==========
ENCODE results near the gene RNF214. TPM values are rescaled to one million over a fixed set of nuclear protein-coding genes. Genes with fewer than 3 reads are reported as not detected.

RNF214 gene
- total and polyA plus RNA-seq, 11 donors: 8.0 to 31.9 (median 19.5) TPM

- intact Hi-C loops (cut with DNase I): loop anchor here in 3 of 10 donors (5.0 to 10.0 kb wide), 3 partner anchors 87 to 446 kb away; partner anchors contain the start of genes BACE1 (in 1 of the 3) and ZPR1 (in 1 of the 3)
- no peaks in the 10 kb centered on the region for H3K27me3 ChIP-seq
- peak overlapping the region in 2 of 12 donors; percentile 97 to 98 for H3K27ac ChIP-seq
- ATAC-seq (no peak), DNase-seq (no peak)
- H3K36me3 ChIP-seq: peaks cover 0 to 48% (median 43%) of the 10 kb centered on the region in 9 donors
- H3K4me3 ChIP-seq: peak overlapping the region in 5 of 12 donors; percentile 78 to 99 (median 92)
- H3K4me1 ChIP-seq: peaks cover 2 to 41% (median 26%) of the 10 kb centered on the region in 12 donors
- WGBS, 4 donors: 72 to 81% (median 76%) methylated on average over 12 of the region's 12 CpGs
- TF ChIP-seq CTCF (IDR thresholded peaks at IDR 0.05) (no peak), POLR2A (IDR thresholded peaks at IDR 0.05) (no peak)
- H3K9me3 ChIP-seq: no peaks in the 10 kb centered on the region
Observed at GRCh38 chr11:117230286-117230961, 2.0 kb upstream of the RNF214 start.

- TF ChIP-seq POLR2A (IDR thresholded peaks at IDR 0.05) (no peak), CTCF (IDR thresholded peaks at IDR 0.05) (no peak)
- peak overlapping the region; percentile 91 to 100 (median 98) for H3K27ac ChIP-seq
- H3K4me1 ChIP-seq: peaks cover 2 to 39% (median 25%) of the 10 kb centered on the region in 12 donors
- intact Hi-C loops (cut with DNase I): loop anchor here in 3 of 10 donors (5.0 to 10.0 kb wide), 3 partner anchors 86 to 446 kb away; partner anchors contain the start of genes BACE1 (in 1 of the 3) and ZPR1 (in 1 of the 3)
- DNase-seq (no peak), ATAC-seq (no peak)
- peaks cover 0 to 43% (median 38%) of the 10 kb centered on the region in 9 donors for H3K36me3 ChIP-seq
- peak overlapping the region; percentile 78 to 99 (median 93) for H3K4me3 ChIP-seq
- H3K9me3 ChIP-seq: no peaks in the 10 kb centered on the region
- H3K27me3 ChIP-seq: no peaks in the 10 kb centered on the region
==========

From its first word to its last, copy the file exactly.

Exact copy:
ENCODE results near the gene RNF214. TPM values are rescaled to one million over a fixed set of nuclear protein-coding genes. Genes with fewer than 3 reads are reported as not detected.

RNF214 gene
- total and polyA plus RNA-seq, 11 donors: 8.0 to 31.9 (median 19.5) TPM

- intact Hi-C loops (cut with DNase I): loop anchor here in 3 of 10 donors (5.0 to 10.0 kb wide), 3 partner anchors 87 to 446 kb away; partner anchors contain the start of genes BACE1 (in 1 of the 3) and ZPR1 (in 1 of the 3)
- no peaks in the 10 kb centered on the region for H3K27me3 ChIP-seq
- peak overlapping the region in 2 of 12 donors; percentile 97 to 98 for H3K27ac ChIP-seq
- ATAC-seq (no peak), DNase-seq (no peak)
- H3K36me3 ChIP-seq: peaks cover 0 to 48% (median 43%) of the 10 kb centered on the region in 9 donors
- H3K4me3 ChIP-seq: peak overlapping the region in 5 of 12 donors; percentile 78 to 99 (median 92)
- H3K4me1 ChIP-seq: peaks cover 2 to 41% (median 26%) of the 10 kb centered on the region in 12 donors
- WGBS, 4 donors: 72 to 81% (median 76%) methylated on average over 12 of the region's 12 CpGs
- TF ChIP-seq CTCF (IDR thresholded peaks at IDR 0.05) (no peak), POLR2A (IDR thresholded peaks at IDR 0.05) (no peak)
- H3K9me3 ChIP-seq: no peaks in the 10 kb centered on the region
Observed at GRCh38 chr11:117230286-117230961, 2.0 kb upstream of the RNF214 start.

- TF ChIP-seq POLR2A (IDR thresholded peaks at IDR 0.05) (no peak), CTCF (IDR thresholded peaks at IDR 0.05) (no peak)
- peak overlapping the region; percentile 91 to 100 (median 98) for H3K27ac ChIP-seq
- H3K4me1 ChIP-seq: peaks cover 2 to 39% (median 25%) of the 10 kb centered on the region in 12 donors
- intact Hi-C loops (cut with DNase I): loop anchor here in 3 of 10 donors (5.0 to 10.0 kb wide), 3 partner anchors 86 to 446 kb away; partner anchors contain the start of genes BACE1 (in 1 of the 3) and ZPR1 (in 1 of the 3)
- DNase-seq (no peak), ATAC-seq (no peak)
- peaks cover 0 to 43% (median 38%) of the 10 kb centered on the region in 9 donors for H3K36me3 ChIP-seq
- peak overlapping the region; percentile 78 to 99 (median 93) for H3K4me3 ChIP-seq
- H3K9me3 ChIP-seq: no peaks in the 10 kb centered on the region
- H3K27me3 ChIP-seq: no peaks in the 10 kb centered on the region